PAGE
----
Editor’s Note: Soner Cagaptay is a senior fellow at the Washington Institute for Near East Policy and a GPS contributor. You can find all his blog posts here. The views expressed in this article are solely those of Soner Cagaptay.
By Soner Cagaptay – Special to CNN
Could Turkey really go to war against Syria? If it were to do so, Ankara would need to find a way to deal with the increasingly sectarian nature of the conflict in Syria and its potential ramifications inside Turkey.
The regime of Bashar al-Assad has enjoyed overwhelming support among Syria’s minority Alawite population. The country’s Sunni majority, on the other hand, is leading the anti-Assad rebellion. Turkey’s push-back against al-Assad has drawn attention to a possible risk for Ankara: A sectarian Sunni-versus-Alawite conflict in Syria could potentially spill over into neighboring Turkey, causing tensions between Turkey’s Alevis and the government in Ankara.
This is especially surprising since the Alevis are not Alawite. Despite semantically similar names – -both Alawites and Alevis derive their names from their reverence for Ali, a close relative of the Muslim prophet Mohammed – Alevis and Alawites represent different strains of Islam. Alevis are not Alawites, just as Protestants are not protestors.
Furthermore, the Alawites are Arabs and the Alevis are Turks. Even Alevi populations among the Kurds and Balkan Muslims pray in Turkish, testifying to the essentially Turkish nature of Alevism.
The Arab Alawites are a part of a syncretic and highly secretive offshoot of Islam, thought to be open only to men and, in this case, an initiated few. The esoteric Alawite faith is considered by some to be close to Shiism. Recently, the Alawite identity has evolved; following the Islamic Revolution, Iran reached out to the Alawites, disseminating propaganda suggesting that they are really Shiites, in the hopes of justifying Shiite Iranian support for the Alawite-backed regime in Damascus.
The Alevi faith, on the other hand, is a relatively unstructured interpretation of Islam, open to both genders and, historically, even to non-Muslims. Alevism is unique among Muslim sects, as it does not segregate men and women, even during prayers. The Alevi faith is also syncretic in nature, mixing Islam and Sufism, as well as harboring respect for some traditions of Christianity and the Turks’ pre-Islamic religion, Shamanism. Unlike the Alawite faith, Alevism lacks written traditions and does not emphasize religious practice.
An additional key difference between the two nearly eponymous sects is that while the Alawite faith might be considered an offshoot of Shiite Islam, the Alevis are neither Sunnis nor Shiites.
Around eighty percent of the world’s Muslims are Sunnis and another fifteen to twenty percent are Shiites. Other groups, such the Alevis, make up such a relatively small portion of the Muslim faith that many are simply unaware of them. This leads to a fallacy: Many assume that because the Alevis are not Sunnis, they must be Shiites, confusing them with the similarly named Alawites. This myth is common even among some Muslims who assume that the Alawites and Alevis are identical.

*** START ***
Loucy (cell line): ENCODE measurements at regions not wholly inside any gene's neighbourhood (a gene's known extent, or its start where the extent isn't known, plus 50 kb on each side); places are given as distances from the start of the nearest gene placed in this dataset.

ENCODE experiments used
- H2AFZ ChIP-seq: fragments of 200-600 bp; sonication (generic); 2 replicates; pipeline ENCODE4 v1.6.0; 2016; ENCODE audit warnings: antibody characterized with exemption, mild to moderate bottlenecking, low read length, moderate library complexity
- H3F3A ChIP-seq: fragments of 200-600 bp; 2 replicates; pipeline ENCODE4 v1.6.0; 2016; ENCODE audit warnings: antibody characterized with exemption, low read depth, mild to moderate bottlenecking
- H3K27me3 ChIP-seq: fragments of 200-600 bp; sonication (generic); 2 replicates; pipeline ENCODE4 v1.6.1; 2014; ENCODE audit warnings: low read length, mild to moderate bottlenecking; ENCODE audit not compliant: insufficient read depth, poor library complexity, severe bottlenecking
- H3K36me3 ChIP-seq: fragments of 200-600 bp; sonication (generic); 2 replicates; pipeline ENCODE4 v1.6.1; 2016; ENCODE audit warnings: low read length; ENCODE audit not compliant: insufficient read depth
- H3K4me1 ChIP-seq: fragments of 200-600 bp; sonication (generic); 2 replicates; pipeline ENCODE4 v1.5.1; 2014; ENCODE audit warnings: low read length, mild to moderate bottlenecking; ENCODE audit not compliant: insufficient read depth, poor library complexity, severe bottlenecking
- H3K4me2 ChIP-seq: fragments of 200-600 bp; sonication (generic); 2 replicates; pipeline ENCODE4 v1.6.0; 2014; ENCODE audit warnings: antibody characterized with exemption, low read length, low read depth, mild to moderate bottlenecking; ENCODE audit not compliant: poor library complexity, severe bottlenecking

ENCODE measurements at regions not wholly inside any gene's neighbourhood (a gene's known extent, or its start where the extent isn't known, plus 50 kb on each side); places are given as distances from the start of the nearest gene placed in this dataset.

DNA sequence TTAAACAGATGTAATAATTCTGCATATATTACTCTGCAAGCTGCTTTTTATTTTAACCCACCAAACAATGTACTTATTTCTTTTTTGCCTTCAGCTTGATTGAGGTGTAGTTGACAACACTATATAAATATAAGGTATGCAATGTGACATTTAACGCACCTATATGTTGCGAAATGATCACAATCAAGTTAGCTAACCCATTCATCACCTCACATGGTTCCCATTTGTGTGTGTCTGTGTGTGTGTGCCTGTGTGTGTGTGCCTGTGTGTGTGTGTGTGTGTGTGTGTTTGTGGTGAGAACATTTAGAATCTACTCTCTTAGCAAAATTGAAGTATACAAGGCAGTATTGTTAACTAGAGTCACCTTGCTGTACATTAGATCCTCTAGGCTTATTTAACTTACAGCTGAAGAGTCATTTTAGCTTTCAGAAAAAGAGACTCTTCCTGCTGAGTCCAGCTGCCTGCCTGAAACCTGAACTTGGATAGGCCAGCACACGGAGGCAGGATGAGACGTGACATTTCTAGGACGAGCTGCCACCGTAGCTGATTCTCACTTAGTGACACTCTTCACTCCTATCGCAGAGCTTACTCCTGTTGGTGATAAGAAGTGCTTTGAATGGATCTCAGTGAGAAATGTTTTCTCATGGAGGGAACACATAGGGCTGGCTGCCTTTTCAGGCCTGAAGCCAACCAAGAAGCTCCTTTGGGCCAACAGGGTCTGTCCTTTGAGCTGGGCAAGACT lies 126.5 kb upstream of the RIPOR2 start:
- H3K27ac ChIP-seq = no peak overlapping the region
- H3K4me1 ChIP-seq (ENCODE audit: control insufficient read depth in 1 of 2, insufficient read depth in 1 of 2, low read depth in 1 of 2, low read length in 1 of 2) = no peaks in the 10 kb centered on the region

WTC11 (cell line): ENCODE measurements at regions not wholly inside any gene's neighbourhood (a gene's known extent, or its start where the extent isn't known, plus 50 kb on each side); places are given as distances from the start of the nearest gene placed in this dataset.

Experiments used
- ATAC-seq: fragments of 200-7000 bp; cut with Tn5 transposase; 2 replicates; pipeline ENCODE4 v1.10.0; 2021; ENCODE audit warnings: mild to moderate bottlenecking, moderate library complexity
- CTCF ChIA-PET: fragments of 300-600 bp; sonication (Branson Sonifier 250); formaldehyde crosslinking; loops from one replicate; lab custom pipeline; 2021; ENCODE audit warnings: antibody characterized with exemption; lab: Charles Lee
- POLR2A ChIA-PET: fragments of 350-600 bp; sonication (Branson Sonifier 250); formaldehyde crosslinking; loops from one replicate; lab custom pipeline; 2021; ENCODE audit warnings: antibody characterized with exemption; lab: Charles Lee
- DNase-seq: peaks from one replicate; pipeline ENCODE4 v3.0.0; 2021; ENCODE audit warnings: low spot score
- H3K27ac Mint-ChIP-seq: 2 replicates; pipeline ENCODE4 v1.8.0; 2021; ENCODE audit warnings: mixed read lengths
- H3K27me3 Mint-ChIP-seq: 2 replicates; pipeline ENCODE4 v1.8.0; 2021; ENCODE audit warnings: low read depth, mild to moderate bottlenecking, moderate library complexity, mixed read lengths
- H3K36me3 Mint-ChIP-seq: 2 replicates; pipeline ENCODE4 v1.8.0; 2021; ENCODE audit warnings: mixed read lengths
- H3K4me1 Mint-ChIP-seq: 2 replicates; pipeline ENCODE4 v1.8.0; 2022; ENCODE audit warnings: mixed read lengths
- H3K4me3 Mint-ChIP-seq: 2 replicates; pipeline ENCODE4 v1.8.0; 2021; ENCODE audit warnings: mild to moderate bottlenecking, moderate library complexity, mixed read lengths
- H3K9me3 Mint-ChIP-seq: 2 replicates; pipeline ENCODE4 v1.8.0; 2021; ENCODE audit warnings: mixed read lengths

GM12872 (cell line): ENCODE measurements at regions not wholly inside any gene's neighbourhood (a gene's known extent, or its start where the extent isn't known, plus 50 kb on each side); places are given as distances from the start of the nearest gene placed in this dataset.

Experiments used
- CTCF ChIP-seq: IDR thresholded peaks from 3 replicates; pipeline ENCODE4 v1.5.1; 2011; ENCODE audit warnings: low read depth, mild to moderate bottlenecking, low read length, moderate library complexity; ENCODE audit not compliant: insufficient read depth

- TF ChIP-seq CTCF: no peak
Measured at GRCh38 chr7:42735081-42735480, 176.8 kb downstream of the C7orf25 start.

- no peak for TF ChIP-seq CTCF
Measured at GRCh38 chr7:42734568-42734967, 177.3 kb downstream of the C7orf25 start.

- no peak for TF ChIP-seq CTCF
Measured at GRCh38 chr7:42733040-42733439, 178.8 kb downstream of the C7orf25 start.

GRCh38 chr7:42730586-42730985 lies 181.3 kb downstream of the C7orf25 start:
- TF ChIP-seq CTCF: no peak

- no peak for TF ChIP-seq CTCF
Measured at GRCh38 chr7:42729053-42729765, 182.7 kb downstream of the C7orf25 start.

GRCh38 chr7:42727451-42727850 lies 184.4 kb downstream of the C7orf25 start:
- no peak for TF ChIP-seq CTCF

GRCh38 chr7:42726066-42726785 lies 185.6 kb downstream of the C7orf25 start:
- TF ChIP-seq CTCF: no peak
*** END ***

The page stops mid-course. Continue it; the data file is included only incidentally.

Surprisingly, this misconception even exists among the Turkish Alevis. It is not unlikely to meet Alevis who, due to their lack of religious education because of their deep secularization in the twentieth century, assume that Alawite is just another name for Alevi.
Turkish Alevis have historically defined themselves as a minority group persecuted by the majority Sunnis. Accordingly, should the conflict in Syria turn Sunni on Alawite; it is conceivable that religiously conscious Turkish Alevis will empathize with the minority Alawites in Syria.
So, even if Alevis are not Alawites, a Sunni-versus-Alawite conflict in Syria might resonate in Turkey, muddying Ankara’s Syria policy.
Some of this is rooted in contemporary Turkish politics. The Alevis, who constitute over ten percent of Turkey’s 75 million inhabitants, are secular and mostly pro-Kemalist, subscribing to a strict separation of religion and politics. Turkey’s ruling Justice and Development Party (AKP), which has reformed away from its hard Islamist roots and made inroads across all sectors of Turkish society, still fails to appeal to the Alevis. To put it bluntly, some in the AKP and many Turkish Alevis do not seem to get along.
Beyond the AKP, Turkey has had its share of sectarian conflict between Alevis and Sunnis, including attacks on Alevi communities in the 1970s. Things have improved recently. However, should Ankara intervene in Syria against the “Alawite” al-Assad regime and militarily support the “Sunni” uprising, some in the Turkish Alevi community might be inclined to view this as a “Sunni attack” against “fellow Alevis.”
All this might tie Turkey’s hands in Syria. Still, Ankara could have a way out of this conundrum, alleviating concerns that a Turkish intervention would serve sectarian Sunni interests to the detriment of the Alawites or Alevis.
This is why Ankara needs to reach out to the Turkish Alevis, informing them of the humanitarian nature of its Syria policy.
Turkey should also reach out to Syrian Alawites to build confidence among them, for instance ensuring that prominent Alawite members of the Syrian regime take refuge in Turkey when they defect.
Alawites are not Alevi, but that could easily get lost in translation lest Ankara pays attention to this delicate issue as it tries to deal with al-Assad.
The views expressed in this article are solely those of Soner Cagaptay.